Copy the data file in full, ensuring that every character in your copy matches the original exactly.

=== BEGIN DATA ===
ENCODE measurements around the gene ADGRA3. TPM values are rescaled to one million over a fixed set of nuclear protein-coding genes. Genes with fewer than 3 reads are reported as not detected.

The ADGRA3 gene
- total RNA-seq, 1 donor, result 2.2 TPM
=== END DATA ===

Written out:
ENCODE measurements around the gene ADGRA3. TPM values are rescaled to one million over a fixed set of nuclear protein-coding genes. Genes with fewer than 3 reads are reported as not detected.

The ADGRA3 gene
- total RNA-seq, 1 donor, result 2.2 TPM